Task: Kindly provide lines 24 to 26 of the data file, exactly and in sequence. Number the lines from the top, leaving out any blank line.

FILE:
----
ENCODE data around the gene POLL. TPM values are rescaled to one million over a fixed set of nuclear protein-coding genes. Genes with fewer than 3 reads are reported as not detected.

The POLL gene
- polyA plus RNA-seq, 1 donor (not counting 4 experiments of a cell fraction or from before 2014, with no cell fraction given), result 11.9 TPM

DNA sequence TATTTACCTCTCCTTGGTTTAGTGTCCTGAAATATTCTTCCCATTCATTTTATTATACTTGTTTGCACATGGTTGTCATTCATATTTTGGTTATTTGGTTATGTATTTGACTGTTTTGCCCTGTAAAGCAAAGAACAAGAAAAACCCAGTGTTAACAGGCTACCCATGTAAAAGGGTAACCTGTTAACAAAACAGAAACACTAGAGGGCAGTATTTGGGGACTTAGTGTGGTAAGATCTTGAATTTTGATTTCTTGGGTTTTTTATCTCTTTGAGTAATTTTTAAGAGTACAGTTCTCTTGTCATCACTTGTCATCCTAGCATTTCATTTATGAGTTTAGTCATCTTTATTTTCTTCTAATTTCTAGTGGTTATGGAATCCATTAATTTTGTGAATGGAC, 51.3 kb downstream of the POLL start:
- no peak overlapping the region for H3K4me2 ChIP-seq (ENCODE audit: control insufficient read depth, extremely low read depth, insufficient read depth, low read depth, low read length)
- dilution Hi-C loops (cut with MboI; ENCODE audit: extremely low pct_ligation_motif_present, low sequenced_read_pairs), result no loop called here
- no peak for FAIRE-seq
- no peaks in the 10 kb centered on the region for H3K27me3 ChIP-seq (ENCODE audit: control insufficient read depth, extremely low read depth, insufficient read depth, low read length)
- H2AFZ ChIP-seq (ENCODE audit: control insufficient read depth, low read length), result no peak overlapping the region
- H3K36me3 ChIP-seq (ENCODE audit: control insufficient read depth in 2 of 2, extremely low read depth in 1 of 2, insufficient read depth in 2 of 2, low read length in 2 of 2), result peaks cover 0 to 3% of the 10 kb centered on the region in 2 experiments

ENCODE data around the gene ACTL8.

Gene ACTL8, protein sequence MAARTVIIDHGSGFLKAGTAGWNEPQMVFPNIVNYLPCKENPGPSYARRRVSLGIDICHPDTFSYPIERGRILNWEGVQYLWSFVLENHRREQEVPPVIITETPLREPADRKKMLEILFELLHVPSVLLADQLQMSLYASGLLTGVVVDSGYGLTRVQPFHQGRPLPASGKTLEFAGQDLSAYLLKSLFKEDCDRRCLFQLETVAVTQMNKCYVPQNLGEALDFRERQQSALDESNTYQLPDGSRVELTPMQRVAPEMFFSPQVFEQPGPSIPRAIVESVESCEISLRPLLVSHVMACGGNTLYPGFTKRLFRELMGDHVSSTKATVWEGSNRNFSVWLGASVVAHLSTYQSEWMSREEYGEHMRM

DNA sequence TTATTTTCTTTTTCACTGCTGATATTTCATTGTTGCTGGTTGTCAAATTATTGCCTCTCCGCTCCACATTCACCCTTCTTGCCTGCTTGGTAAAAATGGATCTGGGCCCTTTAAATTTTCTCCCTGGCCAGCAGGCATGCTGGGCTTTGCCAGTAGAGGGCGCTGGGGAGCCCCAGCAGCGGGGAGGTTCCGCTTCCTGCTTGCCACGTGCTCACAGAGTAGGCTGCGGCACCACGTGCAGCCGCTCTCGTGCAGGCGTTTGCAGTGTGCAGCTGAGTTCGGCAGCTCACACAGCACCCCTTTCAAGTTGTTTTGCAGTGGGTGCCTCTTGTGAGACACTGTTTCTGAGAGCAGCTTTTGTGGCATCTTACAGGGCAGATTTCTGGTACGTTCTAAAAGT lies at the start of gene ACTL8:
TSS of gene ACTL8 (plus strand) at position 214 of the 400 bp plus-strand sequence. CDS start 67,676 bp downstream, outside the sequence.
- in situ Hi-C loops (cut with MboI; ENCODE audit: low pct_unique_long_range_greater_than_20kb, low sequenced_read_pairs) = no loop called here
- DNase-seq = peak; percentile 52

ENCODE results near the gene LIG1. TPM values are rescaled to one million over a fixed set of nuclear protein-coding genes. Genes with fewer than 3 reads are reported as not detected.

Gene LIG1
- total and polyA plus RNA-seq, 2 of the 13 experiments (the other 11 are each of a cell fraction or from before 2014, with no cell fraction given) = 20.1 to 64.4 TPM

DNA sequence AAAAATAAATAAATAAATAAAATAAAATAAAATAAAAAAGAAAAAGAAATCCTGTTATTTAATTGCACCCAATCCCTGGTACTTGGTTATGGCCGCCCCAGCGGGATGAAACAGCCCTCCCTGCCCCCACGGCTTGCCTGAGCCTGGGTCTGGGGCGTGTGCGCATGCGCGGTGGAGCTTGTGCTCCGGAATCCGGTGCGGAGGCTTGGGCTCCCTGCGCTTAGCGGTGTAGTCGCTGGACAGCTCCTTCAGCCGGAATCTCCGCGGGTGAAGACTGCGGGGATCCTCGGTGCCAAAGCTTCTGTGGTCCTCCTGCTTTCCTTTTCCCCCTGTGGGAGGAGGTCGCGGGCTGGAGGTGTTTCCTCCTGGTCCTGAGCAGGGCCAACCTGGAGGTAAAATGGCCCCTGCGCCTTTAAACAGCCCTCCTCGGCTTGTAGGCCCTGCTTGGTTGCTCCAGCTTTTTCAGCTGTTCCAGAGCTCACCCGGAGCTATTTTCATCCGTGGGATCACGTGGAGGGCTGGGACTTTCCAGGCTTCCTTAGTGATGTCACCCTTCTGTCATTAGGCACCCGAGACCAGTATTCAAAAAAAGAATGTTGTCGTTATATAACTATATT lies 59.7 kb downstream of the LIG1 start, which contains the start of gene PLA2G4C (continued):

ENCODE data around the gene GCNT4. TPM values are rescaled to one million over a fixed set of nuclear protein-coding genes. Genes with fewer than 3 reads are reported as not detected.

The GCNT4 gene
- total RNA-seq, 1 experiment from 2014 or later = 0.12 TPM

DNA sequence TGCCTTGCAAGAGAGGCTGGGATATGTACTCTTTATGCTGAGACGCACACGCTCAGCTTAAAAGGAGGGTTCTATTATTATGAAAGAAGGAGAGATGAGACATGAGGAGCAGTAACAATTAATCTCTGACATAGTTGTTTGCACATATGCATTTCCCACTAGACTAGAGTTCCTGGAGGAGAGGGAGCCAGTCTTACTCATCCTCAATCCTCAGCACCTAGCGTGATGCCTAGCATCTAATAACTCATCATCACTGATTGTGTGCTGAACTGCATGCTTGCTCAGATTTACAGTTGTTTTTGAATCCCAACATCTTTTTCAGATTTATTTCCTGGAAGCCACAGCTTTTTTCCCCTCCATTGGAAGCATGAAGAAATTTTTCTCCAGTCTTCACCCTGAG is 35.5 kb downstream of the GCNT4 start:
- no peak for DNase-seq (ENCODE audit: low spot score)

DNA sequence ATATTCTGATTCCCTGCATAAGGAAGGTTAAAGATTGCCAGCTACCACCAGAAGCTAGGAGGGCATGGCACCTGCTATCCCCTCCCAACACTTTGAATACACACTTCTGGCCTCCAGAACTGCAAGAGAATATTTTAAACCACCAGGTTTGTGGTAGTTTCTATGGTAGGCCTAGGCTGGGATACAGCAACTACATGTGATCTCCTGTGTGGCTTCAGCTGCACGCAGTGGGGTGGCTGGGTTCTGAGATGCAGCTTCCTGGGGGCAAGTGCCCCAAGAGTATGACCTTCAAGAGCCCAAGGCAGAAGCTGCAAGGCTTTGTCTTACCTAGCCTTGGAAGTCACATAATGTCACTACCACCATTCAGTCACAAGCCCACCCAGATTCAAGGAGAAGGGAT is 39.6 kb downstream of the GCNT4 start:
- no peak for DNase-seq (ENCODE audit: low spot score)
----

DNA sequence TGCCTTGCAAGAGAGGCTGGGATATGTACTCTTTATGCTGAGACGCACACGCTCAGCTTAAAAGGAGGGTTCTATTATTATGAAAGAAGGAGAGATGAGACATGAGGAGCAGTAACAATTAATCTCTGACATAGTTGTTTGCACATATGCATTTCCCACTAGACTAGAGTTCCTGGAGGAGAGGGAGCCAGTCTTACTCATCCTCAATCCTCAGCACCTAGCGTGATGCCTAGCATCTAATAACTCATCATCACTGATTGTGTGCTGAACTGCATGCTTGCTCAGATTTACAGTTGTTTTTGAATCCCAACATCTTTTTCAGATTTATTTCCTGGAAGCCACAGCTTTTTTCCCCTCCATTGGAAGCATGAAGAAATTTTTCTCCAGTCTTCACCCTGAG is 35.5 kb downstream of the GCNT4 start:
- no peak for DNase-seq (ENCODE audit: low spot score)

DNA sequence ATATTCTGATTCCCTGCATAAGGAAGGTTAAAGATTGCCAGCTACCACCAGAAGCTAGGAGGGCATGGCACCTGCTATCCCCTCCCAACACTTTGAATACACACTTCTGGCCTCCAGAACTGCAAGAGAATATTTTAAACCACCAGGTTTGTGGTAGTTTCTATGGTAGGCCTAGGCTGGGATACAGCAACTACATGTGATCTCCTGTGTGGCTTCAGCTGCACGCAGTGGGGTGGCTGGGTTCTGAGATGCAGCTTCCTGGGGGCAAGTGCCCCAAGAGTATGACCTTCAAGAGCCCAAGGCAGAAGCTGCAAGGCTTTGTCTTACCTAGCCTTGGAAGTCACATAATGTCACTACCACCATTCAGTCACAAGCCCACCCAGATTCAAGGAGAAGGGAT is 39.6 kb downstream of the GCNT4 start: